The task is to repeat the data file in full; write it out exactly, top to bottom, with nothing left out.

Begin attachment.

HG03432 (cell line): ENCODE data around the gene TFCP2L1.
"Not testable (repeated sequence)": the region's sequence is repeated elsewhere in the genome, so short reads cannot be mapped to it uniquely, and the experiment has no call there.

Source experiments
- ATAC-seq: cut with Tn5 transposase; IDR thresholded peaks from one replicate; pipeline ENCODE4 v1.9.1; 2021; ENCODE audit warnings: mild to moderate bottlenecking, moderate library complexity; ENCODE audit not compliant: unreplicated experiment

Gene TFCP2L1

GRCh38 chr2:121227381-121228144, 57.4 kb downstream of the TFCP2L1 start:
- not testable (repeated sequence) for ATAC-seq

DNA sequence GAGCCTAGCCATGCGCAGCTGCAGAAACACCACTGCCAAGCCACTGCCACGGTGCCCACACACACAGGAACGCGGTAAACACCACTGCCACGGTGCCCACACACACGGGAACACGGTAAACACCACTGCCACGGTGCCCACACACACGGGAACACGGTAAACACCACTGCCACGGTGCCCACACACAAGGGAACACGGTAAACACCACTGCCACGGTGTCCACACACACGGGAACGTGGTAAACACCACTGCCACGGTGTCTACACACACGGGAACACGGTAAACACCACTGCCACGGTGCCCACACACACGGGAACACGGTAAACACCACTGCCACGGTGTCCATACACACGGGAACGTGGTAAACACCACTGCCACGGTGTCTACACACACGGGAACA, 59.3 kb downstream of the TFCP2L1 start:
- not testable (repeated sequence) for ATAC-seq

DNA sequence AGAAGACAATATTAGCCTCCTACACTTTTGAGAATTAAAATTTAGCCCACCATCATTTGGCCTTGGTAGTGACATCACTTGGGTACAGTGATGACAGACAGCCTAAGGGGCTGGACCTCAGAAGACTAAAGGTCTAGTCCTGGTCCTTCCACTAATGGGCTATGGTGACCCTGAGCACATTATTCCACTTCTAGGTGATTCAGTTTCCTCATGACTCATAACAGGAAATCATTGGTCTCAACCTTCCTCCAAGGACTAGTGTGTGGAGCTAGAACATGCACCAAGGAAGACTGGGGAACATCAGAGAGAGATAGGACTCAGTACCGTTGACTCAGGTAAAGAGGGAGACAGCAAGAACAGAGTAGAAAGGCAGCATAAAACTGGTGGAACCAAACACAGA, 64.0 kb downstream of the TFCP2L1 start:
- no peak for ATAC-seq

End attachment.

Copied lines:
HG03432 (cell line): ENCODE data around the gene TFCP2L1.
"Not testable (repeated sequence)": the region's sequence is repeated elsewhere in the genome, so short reads cannot be mapped to it uniquely, and the experiment has no call there.

Source experiments
- ATAC-seq: cut with Tn5 transposase; IDR thresholded peaks from one replicate; pipeline ENCODE4 v1.9.1; 2021; ENCODE audit warnings: mild to moderate bottlenecking, moderate library complexity; ENCODE audit not compliant: unreplicated experiment

Gene TFCP2L1

GRCh38 chr2:121227381-121228144, 57.4 kb downstream of the TFCP2L1 start:
- not testable (repeated sequence) for ATAC-seq

DNA sequence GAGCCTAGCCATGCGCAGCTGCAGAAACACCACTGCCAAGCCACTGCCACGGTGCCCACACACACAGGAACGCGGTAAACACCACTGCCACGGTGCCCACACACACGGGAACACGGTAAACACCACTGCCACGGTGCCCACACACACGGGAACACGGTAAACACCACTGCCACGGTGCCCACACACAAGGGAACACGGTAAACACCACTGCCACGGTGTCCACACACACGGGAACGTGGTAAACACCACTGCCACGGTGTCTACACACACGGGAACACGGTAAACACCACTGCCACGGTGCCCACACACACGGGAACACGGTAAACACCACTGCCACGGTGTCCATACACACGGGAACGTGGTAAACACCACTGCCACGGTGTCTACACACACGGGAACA, 59.3 kb downstream of the TFCP2L1 start:
- not testable (repeated sequence) for ATAC-seq

DNA sequence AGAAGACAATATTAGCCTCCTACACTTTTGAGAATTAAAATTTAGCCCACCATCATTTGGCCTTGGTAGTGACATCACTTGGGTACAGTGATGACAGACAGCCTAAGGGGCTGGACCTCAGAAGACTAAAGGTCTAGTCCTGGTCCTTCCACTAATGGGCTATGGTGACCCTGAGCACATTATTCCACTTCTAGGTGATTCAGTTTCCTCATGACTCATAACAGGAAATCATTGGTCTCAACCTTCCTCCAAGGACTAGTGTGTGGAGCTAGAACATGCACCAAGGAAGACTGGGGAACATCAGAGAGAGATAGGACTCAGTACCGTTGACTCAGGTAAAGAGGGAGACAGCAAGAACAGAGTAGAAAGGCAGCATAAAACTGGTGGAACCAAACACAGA, 64.0 kb downstream of the TFCP2L1 start:
- no peak for ATAC-seq